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Perspective of SCMA IV from Particle Physics

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## Perspective of SCMA IV from Particle Physics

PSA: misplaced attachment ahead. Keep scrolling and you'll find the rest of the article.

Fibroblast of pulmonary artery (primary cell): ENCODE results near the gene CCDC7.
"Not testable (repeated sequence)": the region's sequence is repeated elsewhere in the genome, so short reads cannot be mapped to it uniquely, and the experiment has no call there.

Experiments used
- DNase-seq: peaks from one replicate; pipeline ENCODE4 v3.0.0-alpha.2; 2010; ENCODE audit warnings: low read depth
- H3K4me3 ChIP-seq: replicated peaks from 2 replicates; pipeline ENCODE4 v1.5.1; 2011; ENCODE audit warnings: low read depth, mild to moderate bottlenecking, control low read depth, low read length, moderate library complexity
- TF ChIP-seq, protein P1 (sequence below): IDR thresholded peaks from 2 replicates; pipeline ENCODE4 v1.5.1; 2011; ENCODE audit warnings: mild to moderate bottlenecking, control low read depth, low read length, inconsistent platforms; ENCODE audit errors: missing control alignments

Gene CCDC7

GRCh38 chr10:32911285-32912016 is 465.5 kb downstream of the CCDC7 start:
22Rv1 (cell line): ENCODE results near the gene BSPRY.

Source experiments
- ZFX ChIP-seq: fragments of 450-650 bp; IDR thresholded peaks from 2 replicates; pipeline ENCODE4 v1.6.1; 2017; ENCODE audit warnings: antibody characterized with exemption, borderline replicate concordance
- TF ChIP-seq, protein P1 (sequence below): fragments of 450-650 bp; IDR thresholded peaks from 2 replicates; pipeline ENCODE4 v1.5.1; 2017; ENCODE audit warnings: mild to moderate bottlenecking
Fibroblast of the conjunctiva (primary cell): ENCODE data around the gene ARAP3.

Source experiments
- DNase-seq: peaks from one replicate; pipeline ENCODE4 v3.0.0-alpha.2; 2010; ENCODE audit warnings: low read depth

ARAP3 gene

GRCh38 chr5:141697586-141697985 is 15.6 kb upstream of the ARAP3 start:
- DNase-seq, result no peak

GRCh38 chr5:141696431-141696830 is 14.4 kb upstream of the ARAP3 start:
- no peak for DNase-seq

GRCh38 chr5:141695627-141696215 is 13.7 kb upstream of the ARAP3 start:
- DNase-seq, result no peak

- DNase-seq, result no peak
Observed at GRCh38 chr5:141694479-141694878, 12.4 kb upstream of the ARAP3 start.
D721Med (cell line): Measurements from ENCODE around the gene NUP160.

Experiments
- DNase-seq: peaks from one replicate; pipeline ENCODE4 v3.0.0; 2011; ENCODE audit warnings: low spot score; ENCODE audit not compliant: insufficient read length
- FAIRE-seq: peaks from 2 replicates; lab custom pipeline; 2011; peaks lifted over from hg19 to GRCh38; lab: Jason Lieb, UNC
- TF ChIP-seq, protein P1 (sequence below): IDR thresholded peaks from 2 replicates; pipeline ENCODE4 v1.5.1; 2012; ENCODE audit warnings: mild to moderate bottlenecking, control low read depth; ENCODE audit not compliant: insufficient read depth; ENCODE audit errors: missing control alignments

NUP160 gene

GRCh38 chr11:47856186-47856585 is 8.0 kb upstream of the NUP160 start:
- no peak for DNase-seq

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**Perspective of SCMA IV from Particle Physics**Louis Lyons Particle Physics, Oxford (CDF experiment, Fermilab) l.lyons@physics.ox.ac.uk SCMA IV Penn State 15th June 2006**Topics**• Basic Particle Physics analyses • Similarities between Particles and Astrophysics issues • Differences • What Astrophysicists do particularly well • What Particle Physicists have learnt • Conclusions**Particle Physics**• What it is • Typical experiments • Typical data • Typical analysis**Typical Experiments**• Experiment Energy Beams # events Result • LEP 200 GeV e+ e- 107 Z N = 2.987± 0.008 • BaBar/Belle 10 GeV e+ e- 108 B anti-B CP-violation • Tevatron 2000 GeV p anti-p “1014” SUSY? • LHC 14000 GeV p p (2007…) Higgs? • KK ~3 GeV νμ 100 ν oscillations**TypicalAnalysis**• Parameter determination: dn/dt = 1/τ * exp(-t / τ) Worry about backgrounds, t resolution, t-dependent efficiency • 1) Reconstruct tracks • 2) Select real events • 3) Select wanted events • 4) Extract t from L and v • 5) Model signal and background • 6) Likelihood fit for lifetime and statistical error • 7) Estimate systematic error τ± στ(stat)± στ(syst)**TypicalAnalysis**Hypothesis testing: Peak or statistical fluctuation?**Similarities**• Large data sets {ATLAS: event = Mbyte; total = 10 Pbytes} • Experimental resolution • Systematics • Separating signal from background • Parameter estimation • Testing models (versus alternative?) • Search for signals: Setting limits or Discovery • SCMA and PHYSTAT**Differences**• Bayes or Frequentism? • Background • Specific Astrophysics issues Time dependence Spatial structures Correlations Non-parametric methods Visualisation Cosmic variance • Blind analyses `**Bayesian versus Frequentism**BayesianFrequentist**Bayesian versus Frequentism**Bayesian Frequentist**Bayesianism versus Frequentism**“Bayesians address the question everyone is interested in, by using assumptions no-one believes” “Frequentists use impeccable logic to deal with an issue of no interest to anyone”**Differences**• Bayes or Frequentism? • Background • Specific Astrophysics issues Time dependence Spatial structures Correlations Non-parametric methods Visualisation Cosmic variance • Blind analyses `**What Astrophysicists do well**• Glorious pictures • Sharing data • Making data publicly available • Dealing with large data sets • Visualisation • Funding for Astrostatistics • Statistical software**Whirlpool Galaxy**Width of Z0 3 light neutrinos**What Astrophysicists do well**• Glorious pictures • Sharing data • Making data publicly available • Dealing with large data sets • Visualisation • Funding for Astrostatistics • Statistical software**What Particle Physicists now know**• (ln L) = 0.5 rule • Unbinned Lmax and Goodness of fit • Prob (data | hypothesis) ≠ Prob (hypothesis | data) • Comparing 2 hypotheses • Δ(c 2) ≠c 2 • Bounded parameters: Feldman and Cousins • Use correct L (Punzi effect) • Blind analyses**ΔlnL = -1/2 rule**If L(μ) is Gaussian, following definitions of σ are equivalent: 1) RMS of L(µ) 2) 1/√(-d2L/dµ2) 3) ln(L(μ±σ) = ln(L(μ0)) -1/2 If L(μ) is non-Gaussian, these are no longer the same “Procedure 3) above still gives interval that contains the true value of parameter μ with 68% probability” Heinrich: CDF note 6438 (see CDF Statistics Committee Web-page) Barlow: Phystat05**COVERAGE**How often does quoted range for parameter include param’s true value? N.B. Coverage is a property of METHOD, not of a particular exptl result Coverage can vary with Study coverage of different methods of Poisson parameter , from observation of number of events n Hope for: 100% Nominalvalue**COVERAGE**If true for all : “correct coverage” P< for some “undercoverage” (this is serious !) P> for some “overcoverage” Conservative Loss of rejection power**Coverage : L approach (Not frequentist)**P(n,μ) = e-μμn/n! (Joel Heinrich CDF note 6438) -2 lnλ< 1 λ = P(n,μ)/P(n,μbest) UNDERCOVERS**Frequentist central intervals, NEVER undercover(Conservative**at both ends)**= (n-µ)2/µ Δ = 0.1 24.8% coverage?**• NOT frequentist : Coverage = 0% 100%**Unbinned Lmax and Goodness of Fit?**Find params by maximising L So larger L better than smaller L So Lmax gives Goodness of Fit?? Bad Good? Great? Monte Carlo distribution of unbinned Lmax Frequency Lmax**Not necessarily:**pdf L (data,params) fixedvaryL Contrast pdf (data,params) param vary fixed data e.g. p(t|λ) = λ e -λt Max at t = 0 Max at λ =1/ t pL tλ Unbinned Lmax and Goodness of Fit?**Lmax and Goodness of Fit?**Example 1 Fit exponential to times t1, t2 ,t3 ……. [Joel Heinrich, CDF 5639] L = ln Lmax = -N(1 + ln tav) i.e. Depends only on AVERAGE t, but is INDEPENDENT OF DISTRIBUTION OF t (except for……..) (Average t is a sufficient statistic) Variation of Lmax in Monte Carlo is due to variations in samples’ average t , but NOT TO BETTER OR WORSE FIT pdf Same average t same Lmax t**Example 2 Lmax and Goodness of Fit?**1 + α cos2θ L = cos θ pdf (and likelihood) depends only on cos2 θi Insensitive to sign of cos θi So data can be in very bad agreement with expected distribution e.g. All data with cos θ< 0 and Lmax does not know about it. Example of general principle**Lmax and Goodness of Fit?**Example 3 Fit to Gaussian with variable μ, fixed σ ln Lmax = N(-0.5 ln2π – lnσ) – 0.5 Σ(xi – xav)2 / σ2 constant ~variance(x) i.e. Lmax depends only on variance(x), which is not relevant for fitting μ (μest = xav) Smaller than expected variance(x) results in larger Lmax x x Worse fit, larger Lmax Better fit, lower Lmax**Transformation properties of pdf and L**Lifetime example: dn/dt = λ e –λt Change observable from t to y = √t dn/dy = (dn/dt) (dt/dy) = 2 y λ exp(–λy2) So (a) pdf CHANGES but (b) i.e. corresponding integrals of pdf are INVARIANT**Now for Likelihood**When parameter changes from λ to τ = 1/λ (a’) L does not change dn/dt = 1/τ exp{-t/τ} and so L(τ;t) = L(λ=1/τ;t) because identical numbers occur in evaluations of the two L’s BUT (b’) So it is NOT meaningful to integrate L (However,………)**CONCLUSION:**• NOT recognised statistical procedure • [Metric dependent: • τ range agrees with τpred • λ range inconsistent with 1/τpred] • BUT • Could regard as “black box” • Make respectable by L Bayes’ posterior • Posterior(λ) ~ L(λ)* Prior(λ) [and Prior(λ) can be constant]**P (Data;Theory) P (Theory;Data)**Theory = male or female Data = pregnant or not pregnant P (pregnant ; female) ~ 3%**P (Data;Theory) P (Theory;Data)**Theory = male or female Data = pregnant or not pregnant P (pregnant ; female) ~ 3% but P (female ; pregnant) >>>3%**P (Data;Theory) P (Theory;Data)**HIGGS SEARCH at CERN Is data consistent with Standard Model? or with Standard Model + Higgs? End of Sept 2000 Data not very consistent with S.M. Prob (Data ; S.M.) < 1% valid frequentist statement Turned by the press into: Prob (S.M. ; Data) < 1% and therefore Prob (Higgs ; Data) > 99% i.e. “It is almost certain that the Higgs has been seen”**p-value ≠ Prob of hypothesis being correct**Given data and H0 = null hypothesis, Construct statistic T (e.g. χ2) p-value = probability {T tobserved}, assuming H0 = true If p = 10-3, what is prob that H0 = true? e.g. Try to identify μ in beam (H0: particle = μ) with π contam. Prob (H0) depends on a) similarity of μ and π masses b) relative populations of μ and π If N(π) ~ N(μ), prob(H0) 0.5 If N(π) N(μ), prob(H0) ~ 1 0 p 1 If N(π) ~10*N(μ), prob(H0) ~ 0.1 i.e. prob(H0) varies with p-value, but is not equal to it**p-value ≠ Prob of hypothesis being correct**After Conference Banquet speech: “Of those results that have been quoted as significant at the 99% level, about half have turned out to be wrong!” Supposed to be funny, but in fact is perfectly OK**PARADOX**Histogram with 100 bins Fit 1 parameter Smin: χ2 with NDF = 99 (Expected χ2 = 99 ± 14) For our data, Smin(p0) = 90 Is p1 acceptable if S(p1) = 115? • YES. Very acceptable χ2 probability • NO. σp from S(p0 +σp) = Smin +1 = 91 But S(p1) – S(p0) = 25 So p1 is 5σ away from best value**χ2 with ν degrees of freedom?**• ν = data – free parameters ? Why asymptotic (apart from Poisson Gaussian) ? a) Fit flatish histogram with y = N {1 + 10-6 cos(x-x0)} x0 = free param b) Neutrino oscillations: almost degenerate parameters y ~ 1 – A sin2(1.27 Δm2 L/E) 2 parameters 1 – A (1.27 Δm2 L/E)2 1 parameter Small Δm2**χ2 with ν degrees of freedom?**2) Is difference in χ2 distributed as χ2 ? H0 is true. Also fit with H1 with k extra params e. g. Look for Gaussian peak on top of smooth background y = C(x) + A exp{-0.5 ((x-x0)/σ)2} Is χ2H0 - χ2H1 distributed as χ2 withν = k = 3 ? Relevant for assessing whether enhancement in data is just a statistical fluctuation, or something more interesting N.B. Under H0 (y = C(x)) : A=0 (boundary of physical region) x0 and σ undefined**Is difference in χ2 distributed as χ2 ?**Demortier: H0 = quadratic bgd H1 =……… + Gaussian of fixed width • Protassov, van Dyk, Connors, …. • H0 = continuum • H1 = narrow emission line • H1 = wider emission line • H1 = absorption line • Nominal significance level = 5%**Is difference in χ2 distributed as χ2 ?**• So need to determine the Δχ2 distribution by Monte Carlo • N.B. • Determining Δχ2 for hypothesis H1 when data is generated according to H0 is not trivial, because there will be lots of local minima • If we are interested in5σ significance level, needs lots of MC simulations